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Richard Neville is the Mitchell Librarian and Director, Engagement at the State Library of NSW. With a research background in nineteenth century Australian art and culture, he curated numerous exhibitions and published widely on colonial art and society. He has also been extensively involved in the acquisition, arrangement, description and promotion of the Library’s renowned Australian research collections.
What inspired you to take this role?
I was first introduced to the Library’s collections in the early 1980s. I was immediately hooked by their depth, breadth and mystery. There seemed so much potency in them: in what was known about them, and what wasn’t. The potential of them to tell stories, to understand our past, and to look into our future, is still as compelling and exciting today as it was 30 years ago. The digital age, too, brings a whole new raft of opportunities and challenges: libraries have never been more exciting!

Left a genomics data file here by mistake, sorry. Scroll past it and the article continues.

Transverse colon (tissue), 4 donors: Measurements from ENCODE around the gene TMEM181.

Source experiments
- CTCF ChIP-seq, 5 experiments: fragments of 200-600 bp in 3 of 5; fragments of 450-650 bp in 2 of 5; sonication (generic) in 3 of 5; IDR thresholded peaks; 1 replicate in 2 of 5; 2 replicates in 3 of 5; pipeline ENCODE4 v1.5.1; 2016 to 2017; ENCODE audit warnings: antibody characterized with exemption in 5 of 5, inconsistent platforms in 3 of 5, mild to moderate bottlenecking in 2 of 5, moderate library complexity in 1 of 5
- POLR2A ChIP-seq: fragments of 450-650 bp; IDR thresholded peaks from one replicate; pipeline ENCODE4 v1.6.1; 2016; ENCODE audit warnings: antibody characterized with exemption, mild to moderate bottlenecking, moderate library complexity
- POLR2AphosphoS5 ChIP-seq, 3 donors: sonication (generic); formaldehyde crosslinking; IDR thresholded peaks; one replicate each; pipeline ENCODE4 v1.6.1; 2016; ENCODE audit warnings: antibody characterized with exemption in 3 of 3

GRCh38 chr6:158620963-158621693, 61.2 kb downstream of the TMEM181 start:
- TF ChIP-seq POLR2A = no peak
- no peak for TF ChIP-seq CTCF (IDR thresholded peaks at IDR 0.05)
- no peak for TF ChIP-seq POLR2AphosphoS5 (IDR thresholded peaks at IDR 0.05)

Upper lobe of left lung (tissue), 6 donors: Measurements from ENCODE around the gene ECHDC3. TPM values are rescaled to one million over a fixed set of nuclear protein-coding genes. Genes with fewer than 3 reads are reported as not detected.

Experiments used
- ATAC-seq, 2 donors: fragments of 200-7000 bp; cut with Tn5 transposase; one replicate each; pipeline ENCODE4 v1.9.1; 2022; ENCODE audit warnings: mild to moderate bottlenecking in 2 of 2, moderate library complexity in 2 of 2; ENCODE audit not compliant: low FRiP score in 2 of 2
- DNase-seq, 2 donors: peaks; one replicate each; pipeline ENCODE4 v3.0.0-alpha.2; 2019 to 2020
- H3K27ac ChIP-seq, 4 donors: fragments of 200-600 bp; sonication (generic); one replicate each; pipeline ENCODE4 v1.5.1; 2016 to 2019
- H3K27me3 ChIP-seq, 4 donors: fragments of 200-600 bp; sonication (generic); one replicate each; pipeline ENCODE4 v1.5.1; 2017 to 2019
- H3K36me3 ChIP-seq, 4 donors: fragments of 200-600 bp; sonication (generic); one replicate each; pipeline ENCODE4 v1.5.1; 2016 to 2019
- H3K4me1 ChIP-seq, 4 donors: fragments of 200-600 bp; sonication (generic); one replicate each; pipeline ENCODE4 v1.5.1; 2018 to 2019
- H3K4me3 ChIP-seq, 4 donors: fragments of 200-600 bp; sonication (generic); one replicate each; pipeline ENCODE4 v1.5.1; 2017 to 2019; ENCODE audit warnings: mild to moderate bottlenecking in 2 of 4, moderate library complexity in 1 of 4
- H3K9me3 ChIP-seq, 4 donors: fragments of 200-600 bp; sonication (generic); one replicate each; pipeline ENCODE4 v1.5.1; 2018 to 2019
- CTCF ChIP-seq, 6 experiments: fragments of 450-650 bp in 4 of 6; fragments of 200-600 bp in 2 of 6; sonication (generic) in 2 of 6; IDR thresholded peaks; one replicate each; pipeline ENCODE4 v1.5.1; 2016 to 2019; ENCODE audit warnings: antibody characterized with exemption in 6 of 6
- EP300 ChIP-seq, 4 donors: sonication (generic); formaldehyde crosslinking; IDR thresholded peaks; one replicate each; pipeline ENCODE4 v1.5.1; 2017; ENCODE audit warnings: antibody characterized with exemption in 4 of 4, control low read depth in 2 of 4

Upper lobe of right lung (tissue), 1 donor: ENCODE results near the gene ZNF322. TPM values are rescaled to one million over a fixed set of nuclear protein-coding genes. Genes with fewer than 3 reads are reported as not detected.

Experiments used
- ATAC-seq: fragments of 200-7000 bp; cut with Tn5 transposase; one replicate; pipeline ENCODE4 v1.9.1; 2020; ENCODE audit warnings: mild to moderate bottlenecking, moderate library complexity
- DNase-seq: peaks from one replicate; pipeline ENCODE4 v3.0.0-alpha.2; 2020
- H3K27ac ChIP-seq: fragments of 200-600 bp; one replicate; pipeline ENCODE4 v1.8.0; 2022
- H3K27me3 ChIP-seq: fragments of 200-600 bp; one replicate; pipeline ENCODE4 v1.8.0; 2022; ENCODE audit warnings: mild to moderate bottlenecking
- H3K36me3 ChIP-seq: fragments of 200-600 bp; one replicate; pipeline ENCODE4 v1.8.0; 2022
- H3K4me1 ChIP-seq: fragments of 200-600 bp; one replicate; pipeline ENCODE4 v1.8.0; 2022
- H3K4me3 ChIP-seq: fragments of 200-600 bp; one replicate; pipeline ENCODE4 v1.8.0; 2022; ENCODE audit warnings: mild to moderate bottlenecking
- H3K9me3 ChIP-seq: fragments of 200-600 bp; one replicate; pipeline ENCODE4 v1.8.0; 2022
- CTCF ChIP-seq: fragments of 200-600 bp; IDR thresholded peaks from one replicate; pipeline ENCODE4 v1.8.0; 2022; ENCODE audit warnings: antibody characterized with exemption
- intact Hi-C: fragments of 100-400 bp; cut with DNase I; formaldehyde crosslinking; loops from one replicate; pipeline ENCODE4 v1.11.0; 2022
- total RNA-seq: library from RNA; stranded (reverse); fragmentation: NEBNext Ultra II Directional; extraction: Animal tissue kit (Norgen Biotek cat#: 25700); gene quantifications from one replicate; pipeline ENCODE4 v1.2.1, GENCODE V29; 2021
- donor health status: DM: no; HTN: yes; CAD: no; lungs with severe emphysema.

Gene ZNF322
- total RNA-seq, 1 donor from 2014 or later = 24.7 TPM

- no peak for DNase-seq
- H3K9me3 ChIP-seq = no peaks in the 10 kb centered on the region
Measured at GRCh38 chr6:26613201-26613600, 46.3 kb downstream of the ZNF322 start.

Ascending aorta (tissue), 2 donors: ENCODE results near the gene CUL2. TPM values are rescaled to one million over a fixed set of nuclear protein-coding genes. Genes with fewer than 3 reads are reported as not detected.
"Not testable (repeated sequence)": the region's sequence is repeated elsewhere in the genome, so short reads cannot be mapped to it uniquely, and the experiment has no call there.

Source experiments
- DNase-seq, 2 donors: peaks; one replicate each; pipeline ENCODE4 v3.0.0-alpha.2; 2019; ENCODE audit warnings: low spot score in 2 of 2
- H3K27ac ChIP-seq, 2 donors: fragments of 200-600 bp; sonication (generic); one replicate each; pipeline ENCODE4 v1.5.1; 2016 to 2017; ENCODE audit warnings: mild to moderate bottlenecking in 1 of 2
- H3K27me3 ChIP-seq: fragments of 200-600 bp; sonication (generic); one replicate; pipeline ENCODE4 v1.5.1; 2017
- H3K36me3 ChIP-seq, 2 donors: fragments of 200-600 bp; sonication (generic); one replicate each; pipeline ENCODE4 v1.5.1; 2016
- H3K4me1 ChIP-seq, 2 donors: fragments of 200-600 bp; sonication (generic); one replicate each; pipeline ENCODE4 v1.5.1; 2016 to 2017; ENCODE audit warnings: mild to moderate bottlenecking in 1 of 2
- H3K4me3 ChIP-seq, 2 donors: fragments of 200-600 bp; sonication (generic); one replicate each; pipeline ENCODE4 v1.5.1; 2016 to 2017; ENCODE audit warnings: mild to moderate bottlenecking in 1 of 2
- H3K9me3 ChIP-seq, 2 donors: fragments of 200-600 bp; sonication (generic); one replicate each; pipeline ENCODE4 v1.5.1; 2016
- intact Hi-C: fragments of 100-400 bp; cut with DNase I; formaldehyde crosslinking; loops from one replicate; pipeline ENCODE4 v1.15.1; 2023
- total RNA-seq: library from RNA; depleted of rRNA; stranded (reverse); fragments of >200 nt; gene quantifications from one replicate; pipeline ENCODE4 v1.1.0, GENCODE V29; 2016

Photo: Richard Neville celebrates 86-year-old Sarah Cobcroft, whose portrait was painted in 1856 by convict artist Joseph Backler. The Library’s portrait collections range from governors to unknown Australians like Sarah.